Past Postgrad Students

These are some of our recently graduated PhD students. Read about what they are up to now, and what they were studying while they were at La Trobe.

Kevin Farnier

After a short stint in the UK, working on the development of lures for the spotted wing Drosophila, I have recently joined the invertebrate and weed science group at AgriBio. My role consists of developing new lures for the monitoring and control of Tephritid flies in orchards. Using an integrative approach including insect behaviour (wind tunnel, olfactometers), chemical analysis (GC-MS), electrophysiology (GC-EAD) and field studies, my aim is to mitigate the chemical ecology underpinning interactions between insects, microbes (especially yeasts) and host plants in view of implementing more efficient and sustainable pest monitoring and management strategies and; at the same time; provide an insight into the adaptations of insects’ olfactory systems in the context of the evolution of their association and utilization of their host plants.

PhD Project: Behavioural responses of psyllids (Hemiptera: Aphalaridae) to olfactory and visual cues of their eucalypt hosts

Insects use chemical, visual and tactile cues to identify host plants from non-hosts and to assess their suitability for eating and supporting the development of their offspring. Eucalyptus-feeding psyllids span species that only feed on one host (sometimes only a specific morphological leaf type) to species that use a range of hosts. My PhD focused on how different cues mediate these interactions. I wanted to understand how the composition of eucalypt secondary metabolites influenced the sensory capabilities of psyllids and how their responses enable them to exhibit different preferences for a genus of tree whose members produce many identical compounds.

Supervisor: Assoc. Prof. Martin Steinbauer

Bruce Gill

Bruce is employed as a hydrogeologist with the Victorian Department of Economic Development, Jobs, Transport and Resources.

PhD Project: Application of 3D hydrogeology methods to groundwater resource management.

Bruce studied groundwater resource management. Also a research hydrogeologist with the Victorian Department of Economic Development, Jobs, Transport and Resources, Bruce's study looked into how 3D mapping and visualisation of important groundwater supply systems can help groundwater resource users and managers improve groundwater resource management.

Supervisor: Assoc. Prof. John Webb

Mark Hall

Mark is employed as a Research Fellow at the Hawkesbury Institute for the Environment, University of Western Sydney.

PhD Project: The role of vegetated linear networks for fauna conservation within agricultural environments

Mark studied agricultural landscapes and the habitat features that influence the species richness and composition of woodland bird and native bee communities. The focus of his PhD research was on linear strips of vegetation (roadsides and streams) and scattered paddock trees, and tested their importance as habitat and areas for foraging and breeding. The results of this study answer important ecological questions and assist land managers in better targeting management actions to improve site suitability for woodland birds and native bees within heavily modified environments.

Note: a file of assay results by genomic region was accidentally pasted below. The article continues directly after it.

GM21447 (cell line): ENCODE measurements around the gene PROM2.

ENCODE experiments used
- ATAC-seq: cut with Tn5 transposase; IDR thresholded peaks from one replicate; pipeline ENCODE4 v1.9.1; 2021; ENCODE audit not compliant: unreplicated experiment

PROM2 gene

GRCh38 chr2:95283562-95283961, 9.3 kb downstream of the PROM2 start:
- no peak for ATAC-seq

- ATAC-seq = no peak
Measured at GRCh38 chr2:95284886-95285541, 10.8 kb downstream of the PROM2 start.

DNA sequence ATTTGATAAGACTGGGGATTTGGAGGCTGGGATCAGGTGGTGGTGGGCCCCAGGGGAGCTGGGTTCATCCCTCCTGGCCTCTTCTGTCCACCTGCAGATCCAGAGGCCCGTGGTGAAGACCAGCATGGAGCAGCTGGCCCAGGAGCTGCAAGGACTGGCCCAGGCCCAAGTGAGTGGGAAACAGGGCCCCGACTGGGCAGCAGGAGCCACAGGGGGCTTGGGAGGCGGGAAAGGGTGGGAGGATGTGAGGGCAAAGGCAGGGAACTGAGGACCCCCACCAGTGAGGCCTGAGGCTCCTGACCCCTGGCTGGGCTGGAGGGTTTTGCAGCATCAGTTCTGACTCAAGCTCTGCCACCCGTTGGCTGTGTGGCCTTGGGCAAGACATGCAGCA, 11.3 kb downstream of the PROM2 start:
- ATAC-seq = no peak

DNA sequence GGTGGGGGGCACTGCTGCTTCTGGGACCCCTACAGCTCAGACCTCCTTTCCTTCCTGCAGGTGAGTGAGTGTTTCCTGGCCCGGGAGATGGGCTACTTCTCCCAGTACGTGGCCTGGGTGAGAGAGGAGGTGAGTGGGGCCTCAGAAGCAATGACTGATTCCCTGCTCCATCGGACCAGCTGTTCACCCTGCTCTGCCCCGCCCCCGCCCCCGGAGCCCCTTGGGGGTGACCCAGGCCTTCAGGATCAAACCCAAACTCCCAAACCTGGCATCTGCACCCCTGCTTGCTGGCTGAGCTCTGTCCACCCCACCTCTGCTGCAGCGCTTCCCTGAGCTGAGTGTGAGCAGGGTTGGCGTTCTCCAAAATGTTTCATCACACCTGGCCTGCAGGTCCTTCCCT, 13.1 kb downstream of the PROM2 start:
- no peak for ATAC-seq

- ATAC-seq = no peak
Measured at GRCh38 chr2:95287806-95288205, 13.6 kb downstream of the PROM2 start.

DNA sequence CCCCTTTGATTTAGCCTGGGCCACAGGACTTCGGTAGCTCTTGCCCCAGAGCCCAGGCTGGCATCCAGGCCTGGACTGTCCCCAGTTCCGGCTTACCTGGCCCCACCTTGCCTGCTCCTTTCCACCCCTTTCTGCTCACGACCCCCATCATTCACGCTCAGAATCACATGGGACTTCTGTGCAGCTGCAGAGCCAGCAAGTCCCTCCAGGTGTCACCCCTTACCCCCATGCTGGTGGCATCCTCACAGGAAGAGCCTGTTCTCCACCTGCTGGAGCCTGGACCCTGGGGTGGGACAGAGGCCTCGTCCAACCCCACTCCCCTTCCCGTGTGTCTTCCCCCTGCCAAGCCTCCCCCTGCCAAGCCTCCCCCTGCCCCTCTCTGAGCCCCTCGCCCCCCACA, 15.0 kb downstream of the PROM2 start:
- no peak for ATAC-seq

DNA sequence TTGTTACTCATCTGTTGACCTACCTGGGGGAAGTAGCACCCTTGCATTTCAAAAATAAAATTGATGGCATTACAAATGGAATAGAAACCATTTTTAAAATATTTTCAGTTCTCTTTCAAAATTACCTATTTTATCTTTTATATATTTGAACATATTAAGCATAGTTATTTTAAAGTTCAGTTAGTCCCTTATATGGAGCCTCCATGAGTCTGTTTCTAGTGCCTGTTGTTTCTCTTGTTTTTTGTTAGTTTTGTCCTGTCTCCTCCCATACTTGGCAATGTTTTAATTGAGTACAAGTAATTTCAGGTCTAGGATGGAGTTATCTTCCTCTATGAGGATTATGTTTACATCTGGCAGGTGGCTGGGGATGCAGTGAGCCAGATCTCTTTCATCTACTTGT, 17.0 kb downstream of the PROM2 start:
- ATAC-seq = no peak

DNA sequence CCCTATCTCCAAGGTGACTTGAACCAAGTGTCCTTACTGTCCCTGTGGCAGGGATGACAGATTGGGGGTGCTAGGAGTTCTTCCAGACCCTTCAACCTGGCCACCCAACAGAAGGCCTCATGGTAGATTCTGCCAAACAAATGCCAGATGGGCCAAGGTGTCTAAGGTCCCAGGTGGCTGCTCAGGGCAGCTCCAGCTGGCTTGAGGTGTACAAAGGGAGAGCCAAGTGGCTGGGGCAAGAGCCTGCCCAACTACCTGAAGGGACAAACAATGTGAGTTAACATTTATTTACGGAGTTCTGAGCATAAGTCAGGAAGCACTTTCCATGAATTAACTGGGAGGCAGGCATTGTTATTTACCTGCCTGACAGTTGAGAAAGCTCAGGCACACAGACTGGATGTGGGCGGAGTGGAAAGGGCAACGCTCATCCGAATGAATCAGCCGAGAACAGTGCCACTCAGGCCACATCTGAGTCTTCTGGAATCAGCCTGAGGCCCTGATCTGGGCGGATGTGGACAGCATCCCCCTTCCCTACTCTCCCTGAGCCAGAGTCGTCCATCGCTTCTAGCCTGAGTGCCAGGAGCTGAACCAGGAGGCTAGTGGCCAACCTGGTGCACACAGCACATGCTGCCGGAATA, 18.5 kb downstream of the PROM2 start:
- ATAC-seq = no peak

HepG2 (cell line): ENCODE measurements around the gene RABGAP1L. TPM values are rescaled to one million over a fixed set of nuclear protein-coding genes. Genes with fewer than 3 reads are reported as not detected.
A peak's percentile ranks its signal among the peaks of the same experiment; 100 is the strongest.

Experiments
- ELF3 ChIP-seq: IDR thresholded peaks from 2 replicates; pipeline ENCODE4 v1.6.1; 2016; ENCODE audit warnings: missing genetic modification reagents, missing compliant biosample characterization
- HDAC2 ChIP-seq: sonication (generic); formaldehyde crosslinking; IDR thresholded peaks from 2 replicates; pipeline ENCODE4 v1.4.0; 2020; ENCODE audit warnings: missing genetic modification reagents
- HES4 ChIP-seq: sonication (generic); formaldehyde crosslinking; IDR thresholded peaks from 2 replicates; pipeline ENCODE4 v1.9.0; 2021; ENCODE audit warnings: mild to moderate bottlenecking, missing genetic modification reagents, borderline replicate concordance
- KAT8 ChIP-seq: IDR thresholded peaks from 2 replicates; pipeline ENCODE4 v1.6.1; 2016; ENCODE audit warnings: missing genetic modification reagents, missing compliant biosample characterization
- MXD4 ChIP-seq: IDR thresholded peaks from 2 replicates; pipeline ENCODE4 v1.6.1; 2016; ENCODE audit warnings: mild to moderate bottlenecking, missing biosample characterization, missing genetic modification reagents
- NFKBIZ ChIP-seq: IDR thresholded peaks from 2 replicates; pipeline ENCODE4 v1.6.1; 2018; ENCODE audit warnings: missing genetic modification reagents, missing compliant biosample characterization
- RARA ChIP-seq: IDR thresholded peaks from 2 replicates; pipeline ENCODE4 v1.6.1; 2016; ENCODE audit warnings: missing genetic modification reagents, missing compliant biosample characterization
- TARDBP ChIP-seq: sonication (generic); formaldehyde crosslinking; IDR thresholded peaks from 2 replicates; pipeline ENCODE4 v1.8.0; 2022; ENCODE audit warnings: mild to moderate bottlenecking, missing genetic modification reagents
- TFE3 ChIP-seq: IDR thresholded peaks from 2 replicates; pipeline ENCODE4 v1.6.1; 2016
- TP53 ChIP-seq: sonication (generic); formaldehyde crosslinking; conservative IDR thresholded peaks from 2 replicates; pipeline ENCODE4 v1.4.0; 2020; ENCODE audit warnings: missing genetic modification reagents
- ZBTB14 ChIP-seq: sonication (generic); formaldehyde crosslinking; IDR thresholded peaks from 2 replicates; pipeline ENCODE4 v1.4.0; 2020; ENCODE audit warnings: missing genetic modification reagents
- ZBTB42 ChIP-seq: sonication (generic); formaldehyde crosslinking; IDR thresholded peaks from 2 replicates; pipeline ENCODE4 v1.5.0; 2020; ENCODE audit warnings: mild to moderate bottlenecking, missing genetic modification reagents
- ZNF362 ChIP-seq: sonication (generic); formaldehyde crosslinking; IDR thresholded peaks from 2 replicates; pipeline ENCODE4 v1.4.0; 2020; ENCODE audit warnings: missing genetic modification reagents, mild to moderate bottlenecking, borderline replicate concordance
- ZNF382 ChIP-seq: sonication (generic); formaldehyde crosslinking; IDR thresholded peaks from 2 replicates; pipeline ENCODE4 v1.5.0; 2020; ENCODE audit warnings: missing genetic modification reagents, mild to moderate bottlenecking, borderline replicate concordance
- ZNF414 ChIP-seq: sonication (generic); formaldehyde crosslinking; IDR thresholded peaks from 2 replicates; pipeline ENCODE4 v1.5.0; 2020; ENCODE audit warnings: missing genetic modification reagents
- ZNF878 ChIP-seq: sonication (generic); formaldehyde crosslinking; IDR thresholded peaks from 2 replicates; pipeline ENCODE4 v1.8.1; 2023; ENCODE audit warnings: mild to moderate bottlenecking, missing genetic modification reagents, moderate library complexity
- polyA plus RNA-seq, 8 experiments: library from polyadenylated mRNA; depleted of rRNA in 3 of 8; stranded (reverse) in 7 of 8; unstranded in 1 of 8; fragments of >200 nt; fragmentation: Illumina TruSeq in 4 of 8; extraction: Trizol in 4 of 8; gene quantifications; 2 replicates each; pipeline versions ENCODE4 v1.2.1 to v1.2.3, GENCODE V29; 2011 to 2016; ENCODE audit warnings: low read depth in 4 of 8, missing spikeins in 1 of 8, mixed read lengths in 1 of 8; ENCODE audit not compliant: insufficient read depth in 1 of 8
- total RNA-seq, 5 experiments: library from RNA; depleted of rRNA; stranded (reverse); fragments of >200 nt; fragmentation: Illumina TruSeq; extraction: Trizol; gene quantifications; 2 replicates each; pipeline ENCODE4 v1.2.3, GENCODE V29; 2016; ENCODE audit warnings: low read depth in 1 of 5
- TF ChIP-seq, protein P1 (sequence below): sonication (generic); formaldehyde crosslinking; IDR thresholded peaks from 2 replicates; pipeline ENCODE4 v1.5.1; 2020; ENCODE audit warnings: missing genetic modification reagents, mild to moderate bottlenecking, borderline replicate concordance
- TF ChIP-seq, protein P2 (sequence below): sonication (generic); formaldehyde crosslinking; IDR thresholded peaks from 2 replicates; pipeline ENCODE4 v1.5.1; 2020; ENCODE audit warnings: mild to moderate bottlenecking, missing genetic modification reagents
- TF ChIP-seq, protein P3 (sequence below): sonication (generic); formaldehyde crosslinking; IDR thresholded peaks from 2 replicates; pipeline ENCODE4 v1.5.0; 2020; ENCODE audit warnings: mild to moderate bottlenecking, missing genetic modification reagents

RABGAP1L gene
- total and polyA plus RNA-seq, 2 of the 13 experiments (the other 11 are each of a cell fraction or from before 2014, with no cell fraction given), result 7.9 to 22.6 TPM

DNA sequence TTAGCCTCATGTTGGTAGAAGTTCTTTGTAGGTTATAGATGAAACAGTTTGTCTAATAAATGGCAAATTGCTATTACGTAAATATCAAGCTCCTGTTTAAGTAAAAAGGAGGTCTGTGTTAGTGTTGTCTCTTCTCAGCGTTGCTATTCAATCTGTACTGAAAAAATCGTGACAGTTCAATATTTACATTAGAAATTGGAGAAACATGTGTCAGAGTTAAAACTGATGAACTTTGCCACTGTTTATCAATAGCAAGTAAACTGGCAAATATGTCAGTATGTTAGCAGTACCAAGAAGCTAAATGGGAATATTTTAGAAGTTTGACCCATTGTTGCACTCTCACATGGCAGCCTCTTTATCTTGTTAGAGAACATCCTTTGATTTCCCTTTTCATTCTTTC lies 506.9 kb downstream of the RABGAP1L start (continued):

Supervisors: Prof Andrew Bennett, Dr Simon Watson, Dr Dale Nimmo (Charles Sturt University)

Umar Lubanga

I am currently employed as a Research Scientist by Agriculture Victoria and work at AgriBio, Centre for AgriBioscience in Melbourne. I am part of a team researching insect biological control of Wandering Trad (Tradescantia fluminensis) which is an environmental weed of national significance.

PhD Project:  Reproductive biology, signalling and sexual selection in the She-oak psyllid Aacanthocnema dobsoni (Froggatt) (Hemiptera: Triozidae)

Mating in insects is preceded by a series of highly synchronised, complex courtship behaviours between males and females. The signals used by different taxa reflect aspects of that insect’s habitat as well as the phylogenetic constraints and adaptive syndromes of the species. Insect sex pheromones (long-range signals), vibrational/acoustic signals (short-range signals) and visual signals may be used either in isolation or in combination to facilitate mating. I studied the vibrational and chemical signals and cues used in courtship and mating of the She-oak psyllid, Aacanthocnema dobsoni.

Supervisor: Assoc. Prof. Martin Steinbauer

Ben Zeeman

Ben has moved to western Victoria and is now working as a Vegetation Management Officer at Glenelg-Hopkins Catchment Management Authority.

PhD Project: Two decades of vegetation change across a critically endangered temperate grassland ecosystem

Ben’s PhD explored how changes to historic disturbance regimes, nitrogen deposition and habitat fragmentation as a consequence of urbanisation can lead to biotic homogenisation among native vegetation communities. This research was conducted in critically endangered native grasslands on the Victorian volcanic plain, an ecosystem that has been extensively cleared since European settlement. Ben examined how long-term differences in the management of urban and rural grasslands affected the patterns of native species extinction and exotic species invasion as well as exploring potential actions to reverse native grassland degradation.

Supervisor: Dr John Morgan